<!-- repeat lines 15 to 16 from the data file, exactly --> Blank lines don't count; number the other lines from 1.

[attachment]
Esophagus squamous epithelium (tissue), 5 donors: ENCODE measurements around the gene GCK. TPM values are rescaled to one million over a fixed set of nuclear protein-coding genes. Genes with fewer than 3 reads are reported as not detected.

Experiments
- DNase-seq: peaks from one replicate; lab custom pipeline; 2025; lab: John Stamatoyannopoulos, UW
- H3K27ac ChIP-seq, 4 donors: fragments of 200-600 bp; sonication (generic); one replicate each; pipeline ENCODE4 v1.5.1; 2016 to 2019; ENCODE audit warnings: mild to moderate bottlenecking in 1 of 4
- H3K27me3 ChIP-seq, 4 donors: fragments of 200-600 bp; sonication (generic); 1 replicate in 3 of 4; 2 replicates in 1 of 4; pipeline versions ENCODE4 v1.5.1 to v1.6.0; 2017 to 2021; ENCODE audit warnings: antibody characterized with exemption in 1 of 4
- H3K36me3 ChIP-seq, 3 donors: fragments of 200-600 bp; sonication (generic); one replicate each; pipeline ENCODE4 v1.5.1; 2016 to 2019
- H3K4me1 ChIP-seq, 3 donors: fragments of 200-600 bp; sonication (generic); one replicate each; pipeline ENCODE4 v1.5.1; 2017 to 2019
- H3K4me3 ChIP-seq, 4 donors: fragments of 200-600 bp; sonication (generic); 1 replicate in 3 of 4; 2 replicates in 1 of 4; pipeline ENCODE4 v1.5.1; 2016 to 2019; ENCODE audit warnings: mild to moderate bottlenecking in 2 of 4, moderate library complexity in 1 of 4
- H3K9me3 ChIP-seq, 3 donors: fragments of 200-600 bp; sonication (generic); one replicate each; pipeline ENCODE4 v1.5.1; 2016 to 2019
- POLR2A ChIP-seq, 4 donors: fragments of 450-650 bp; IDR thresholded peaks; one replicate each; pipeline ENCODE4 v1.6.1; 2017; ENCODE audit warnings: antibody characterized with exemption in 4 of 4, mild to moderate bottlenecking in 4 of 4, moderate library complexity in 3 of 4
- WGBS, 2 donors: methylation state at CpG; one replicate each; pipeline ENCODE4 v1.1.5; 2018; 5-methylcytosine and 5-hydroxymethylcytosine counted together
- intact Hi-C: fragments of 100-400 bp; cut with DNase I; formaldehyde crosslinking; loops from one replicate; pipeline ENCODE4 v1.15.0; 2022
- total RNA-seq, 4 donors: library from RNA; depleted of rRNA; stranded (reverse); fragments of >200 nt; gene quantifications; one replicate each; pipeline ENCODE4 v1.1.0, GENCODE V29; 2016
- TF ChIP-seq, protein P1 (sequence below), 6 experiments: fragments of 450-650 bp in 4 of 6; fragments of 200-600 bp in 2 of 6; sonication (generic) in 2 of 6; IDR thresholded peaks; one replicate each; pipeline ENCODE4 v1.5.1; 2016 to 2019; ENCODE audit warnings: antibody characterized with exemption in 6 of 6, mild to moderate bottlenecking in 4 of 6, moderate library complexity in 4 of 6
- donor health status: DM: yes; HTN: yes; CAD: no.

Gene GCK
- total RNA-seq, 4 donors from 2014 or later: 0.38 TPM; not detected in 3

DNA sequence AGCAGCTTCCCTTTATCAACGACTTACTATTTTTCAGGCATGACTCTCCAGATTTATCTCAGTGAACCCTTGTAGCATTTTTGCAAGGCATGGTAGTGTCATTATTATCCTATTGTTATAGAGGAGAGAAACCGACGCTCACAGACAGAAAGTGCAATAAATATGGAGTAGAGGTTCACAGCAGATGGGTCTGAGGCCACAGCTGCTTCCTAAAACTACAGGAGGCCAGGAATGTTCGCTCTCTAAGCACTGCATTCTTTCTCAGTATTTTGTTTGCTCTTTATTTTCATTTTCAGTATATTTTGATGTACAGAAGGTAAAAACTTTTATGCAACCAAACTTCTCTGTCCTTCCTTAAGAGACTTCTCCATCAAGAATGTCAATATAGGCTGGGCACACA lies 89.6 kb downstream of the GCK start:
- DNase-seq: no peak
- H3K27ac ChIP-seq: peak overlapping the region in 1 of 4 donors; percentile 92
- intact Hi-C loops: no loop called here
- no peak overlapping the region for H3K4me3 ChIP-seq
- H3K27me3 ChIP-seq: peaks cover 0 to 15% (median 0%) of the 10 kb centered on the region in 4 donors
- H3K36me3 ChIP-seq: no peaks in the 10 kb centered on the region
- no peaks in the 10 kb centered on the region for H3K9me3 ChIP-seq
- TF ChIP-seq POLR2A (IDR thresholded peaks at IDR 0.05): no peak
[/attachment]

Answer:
- donor health status: DM: yes; HTN: yes; CAD: no.

Gene GCK